I’m on the train. It just now is leaving the station. We are in a hard sleeper. It does not mean the beds are hard, although the mattresses are somewhat thin. The bunks go three high and two wide, meaning six people in a compartment. The soft sleepers hold four people. I can seee two of my comrades wrting in their journals.
We are leaving Xi’an, home of the Terracotta Warriors and 12 million people. It was the first capital of China when Emperor “Chin” united China for the first time from 29 fiefdoms. It was Emperor Qui Shi Huangdu (259-210B.C.) that built the warriors and the Great Wall. He also standardized written Chinese calligraphics. Xi’an served as the imperial seat for 12 dynasties over 2,000 years.
Today Xi’an is abuzz with construction of large buildings. Five Starbucks are being opened. Western fashion jeans and T-shirts with silly English phrases are in abundance.
A wall around the city protects the inner city, the Forbidden City. The wall has a flat surface on the top that is easily wide enough for six horse riders. We spent a pleasant time walking around and stopped for a rest and a soft drink. A family was also sitting there. They were quite curious about us and we began to talk. Well, I should not say talk. But we did attempt to communicate. The man and his son were quite determined and asked us questions. We pulled out a Mandarin phrase book and started to work on phrases. We would prounounce the phonetic version and then show them the book for them to repeat the words in Chinese.
It was tedious for both sides. But we established that they were from somewhere else, a place with an unpronouncable name. They were indeed grandma, son, father. We were writing postcards showing the warriors. The family also visited the warriors. We explained that two of the postcards were for birthday greetings. I sang “Happy Birthday” and they knew the song and sang it in Chinese. We looked up the words for Happy Birthday which really turns out to be Birthday Happy. Then we had him write the Chinese characters for birthday happy on the post cards. In the end we gave them our extra postcards and said good-bye.
Then the lights came on at an enormous stage on top of the wall. It was the dress rehearsal for some forum of friendship between Xi’an and Hong Kong. The chorous had 200 people, the orchestra 100. Then about 80 little girls dressed in yellow silk dresses did a dance and recited from books. Another 200 people were waiting to perform. The sound was awesome.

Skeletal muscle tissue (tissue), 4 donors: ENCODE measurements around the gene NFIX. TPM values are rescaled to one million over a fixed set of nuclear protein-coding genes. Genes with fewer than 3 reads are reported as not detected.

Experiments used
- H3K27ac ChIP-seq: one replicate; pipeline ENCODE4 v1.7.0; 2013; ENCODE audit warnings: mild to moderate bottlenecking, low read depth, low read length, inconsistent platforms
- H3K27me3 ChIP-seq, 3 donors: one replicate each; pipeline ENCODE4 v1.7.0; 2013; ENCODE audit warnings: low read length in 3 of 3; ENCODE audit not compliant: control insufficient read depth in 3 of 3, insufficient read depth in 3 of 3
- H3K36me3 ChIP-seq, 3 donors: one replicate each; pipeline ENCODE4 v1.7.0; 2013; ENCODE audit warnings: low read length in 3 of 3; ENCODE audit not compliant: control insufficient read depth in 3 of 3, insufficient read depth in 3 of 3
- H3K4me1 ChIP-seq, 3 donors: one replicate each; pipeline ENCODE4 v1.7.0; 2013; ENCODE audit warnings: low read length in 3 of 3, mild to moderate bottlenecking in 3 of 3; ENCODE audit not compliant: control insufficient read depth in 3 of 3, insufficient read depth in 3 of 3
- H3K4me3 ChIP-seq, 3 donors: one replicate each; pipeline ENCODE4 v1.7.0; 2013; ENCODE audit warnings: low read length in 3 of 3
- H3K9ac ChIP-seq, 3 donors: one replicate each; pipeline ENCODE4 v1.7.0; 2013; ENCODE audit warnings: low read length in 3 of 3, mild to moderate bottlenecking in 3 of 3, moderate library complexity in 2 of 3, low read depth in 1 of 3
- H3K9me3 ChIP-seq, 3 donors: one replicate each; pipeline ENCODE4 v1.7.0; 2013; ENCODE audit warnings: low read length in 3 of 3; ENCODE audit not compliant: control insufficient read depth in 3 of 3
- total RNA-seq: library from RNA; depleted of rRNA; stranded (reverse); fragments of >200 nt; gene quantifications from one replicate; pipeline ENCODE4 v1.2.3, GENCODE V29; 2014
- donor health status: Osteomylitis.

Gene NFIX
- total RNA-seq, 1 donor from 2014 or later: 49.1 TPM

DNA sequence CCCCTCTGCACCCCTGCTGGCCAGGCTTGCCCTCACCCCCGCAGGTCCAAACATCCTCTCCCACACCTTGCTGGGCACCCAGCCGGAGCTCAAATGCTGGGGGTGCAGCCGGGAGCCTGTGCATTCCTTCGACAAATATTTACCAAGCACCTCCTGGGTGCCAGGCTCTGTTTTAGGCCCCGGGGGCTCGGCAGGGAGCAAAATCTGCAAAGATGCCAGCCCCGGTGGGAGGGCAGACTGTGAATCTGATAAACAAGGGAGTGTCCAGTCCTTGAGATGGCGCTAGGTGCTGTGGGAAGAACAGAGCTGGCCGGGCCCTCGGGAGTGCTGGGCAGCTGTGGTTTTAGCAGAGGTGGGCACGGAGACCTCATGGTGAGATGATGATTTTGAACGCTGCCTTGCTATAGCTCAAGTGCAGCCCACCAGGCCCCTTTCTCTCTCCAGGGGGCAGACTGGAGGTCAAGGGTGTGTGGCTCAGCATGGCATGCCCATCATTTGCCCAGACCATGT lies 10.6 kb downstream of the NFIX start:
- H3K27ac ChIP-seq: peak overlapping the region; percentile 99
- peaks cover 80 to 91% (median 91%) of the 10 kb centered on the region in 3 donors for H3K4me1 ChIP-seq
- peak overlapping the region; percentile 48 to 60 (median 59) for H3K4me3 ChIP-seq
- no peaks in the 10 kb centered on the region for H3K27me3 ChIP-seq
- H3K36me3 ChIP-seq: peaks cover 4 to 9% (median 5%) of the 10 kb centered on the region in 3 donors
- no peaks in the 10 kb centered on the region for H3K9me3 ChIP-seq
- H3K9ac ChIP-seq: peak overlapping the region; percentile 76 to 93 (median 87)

We went to dinner in the Muslim quarter. Xi’an is at the eastern end of the historical Silk Road. Traders from Muslim countries came and settled in Xi’an and are now known as Hui. We had three large kettles boiling away on propane tanks. We selected skewers with vegetables, tofu and a specialty bread. One side of the kettle was tasty; the other was spicy. The kettle sits down in the table with a propane burner at your feet. The beef comes in skewers, lamb on a bone and the fish on a metal plate. We also had a thin bread, nan, with various herbs. The spicy side was very spicy. A piece of lettuce or bok choy that is dripping with boiling sauce is difficult to eat when it is skewered on a stick. It’s almost impossible to cut lamb with chop sticks. Some of the mushrooms were unusual: one had slender mid-sections stretching about 8 inches. On one end was a bulb; on the other something that looked like a flower. It was white. It had an unusual taste, not bad.
The two noodle shops we tried were very tasty with good servie. It’s after 11 now on the train; they wuill turn off the lights soon. They awake us at 7 a.m. We will be in Xiahe. From there we take a six hour ride by bus to Labrang. The monastery there is regarded by Buddhists as the most important outside of Tibet proper (it’s on the Tibetan Plain). Good night.
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